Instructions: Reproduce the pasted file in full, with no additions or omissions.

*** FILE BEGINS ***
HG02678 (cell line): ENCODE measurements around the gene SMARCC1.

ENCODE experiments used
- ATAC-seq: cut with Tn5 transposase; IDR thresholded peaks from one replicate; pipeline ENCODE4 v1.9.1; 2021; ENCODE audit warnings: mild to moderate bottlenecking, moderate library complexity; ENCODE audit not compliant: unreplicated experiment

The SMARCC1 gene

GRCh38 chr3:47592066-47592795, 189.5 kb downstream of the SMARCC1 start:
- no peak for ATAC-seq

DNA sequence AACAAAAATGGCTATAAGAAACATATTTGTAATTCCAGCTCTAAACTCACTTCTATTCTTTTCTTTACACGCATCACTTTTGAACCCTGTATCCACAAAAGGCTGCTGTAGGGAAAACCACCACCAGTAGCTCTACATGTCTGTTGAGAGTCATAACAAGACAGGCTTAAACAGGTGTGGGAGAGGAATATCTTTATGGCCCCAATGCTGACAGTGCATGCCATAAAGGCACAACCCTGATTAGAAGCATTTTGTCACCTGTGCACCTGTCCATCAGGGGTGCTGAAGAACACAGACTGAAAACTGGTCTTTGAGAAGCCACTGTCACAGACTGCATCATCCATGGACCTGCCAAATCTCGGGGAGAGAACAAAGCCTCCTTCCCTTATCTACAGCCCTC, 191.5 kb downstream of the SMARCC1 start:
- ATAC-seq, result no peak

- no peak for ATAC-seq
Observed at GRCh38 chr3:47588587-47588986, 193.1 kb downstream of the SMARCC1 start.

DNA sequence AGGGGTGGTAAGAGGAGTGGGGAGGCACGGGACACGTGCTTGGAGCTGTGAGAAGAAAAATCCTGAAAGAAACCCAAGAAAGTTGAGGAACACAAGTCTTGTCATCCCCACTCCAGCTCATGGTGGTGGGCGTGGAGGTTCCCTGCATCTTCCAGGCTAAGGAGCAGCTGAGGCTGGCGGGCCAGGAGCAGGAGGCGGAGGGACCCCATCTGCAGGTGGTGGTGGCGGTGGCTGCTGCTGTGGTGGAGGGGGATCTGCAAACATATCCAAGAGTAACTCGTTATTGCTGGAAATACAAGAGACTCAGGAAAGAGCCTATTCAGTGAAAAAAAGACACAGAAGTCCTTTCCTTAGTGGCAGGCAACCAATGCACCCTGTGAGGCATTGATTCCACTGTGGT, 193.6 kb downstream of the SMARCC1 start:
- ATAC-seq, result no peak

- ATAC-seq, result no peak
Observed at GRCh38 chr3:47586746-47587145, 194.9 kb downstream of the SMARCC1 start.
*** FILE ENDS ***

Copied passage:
HG02678 (cell line): ENCODE measurements around the gene SMARCC1.

ENCODE experiments used
- ATAC-seq: cut with Tn5 transposase; IDR thresholded peaks from one replicate; pipeline ENCODE4 v1.9.1; 2021; ENCODE audit warnings: mild to moderate bottlenecking, moderate library complexity; ENCODE audit not compliant: unreplicated experiment

The SMARCC1 gene

GRCh38 chr3:47592066-47592795, 189.5 kb downstream of the SMARCC1 start:
- no peak for ATAC-seq

DNA sequence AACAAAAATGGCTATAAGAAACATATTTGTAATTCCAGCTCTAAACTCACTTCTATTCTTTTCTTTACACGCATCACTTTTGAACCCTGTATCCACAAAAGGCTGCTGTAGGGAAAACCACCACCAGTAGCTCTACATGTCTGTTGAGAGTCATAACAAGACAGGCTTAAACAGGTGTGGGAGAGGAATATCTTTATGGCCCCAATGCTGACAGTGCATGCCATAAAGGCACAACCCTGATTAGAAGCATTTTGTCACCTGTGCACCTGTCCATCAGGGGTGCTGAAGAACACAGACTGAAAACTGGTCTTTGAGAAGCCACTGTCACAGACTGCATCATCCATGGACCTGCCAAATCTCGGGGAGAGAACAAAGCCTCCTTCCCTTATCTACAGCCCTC, 191.5 kb downstream of the SMARCC1 start:
- ATAC-seq, result no peak

- no peak for ATAC-seq
Observed at GRCh38 chr3:47588587-47588986, 193.1 kb downstream of the SMARCC1 start.

DNA sequence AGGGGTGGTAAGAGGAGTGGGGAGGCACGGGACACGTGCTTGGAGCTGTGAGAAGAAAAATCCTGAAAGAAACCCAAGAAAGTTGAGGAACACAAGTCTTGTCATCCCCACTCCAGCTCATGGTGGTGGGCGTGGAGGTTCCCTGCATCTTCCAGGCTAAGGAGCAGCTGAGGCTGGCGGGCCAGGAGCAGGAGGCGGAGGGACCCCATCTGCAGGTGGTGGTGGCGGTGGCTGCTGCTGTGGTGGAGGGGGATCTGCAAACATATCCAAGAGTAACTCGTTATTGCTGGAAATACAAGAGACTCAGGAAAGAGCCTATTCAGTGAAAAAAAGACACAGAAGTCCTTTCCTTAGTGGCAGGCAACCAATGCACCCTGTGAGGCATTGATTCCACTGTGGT, 193.6 kb downstream of the SMARCC1 start:
- ATAC-seq, result no peak

- ATAC-seq, result no peak
Observed at GRCh38 chr3:47586746-47587145, 194.9 kb downstream of the SMARCC1 start.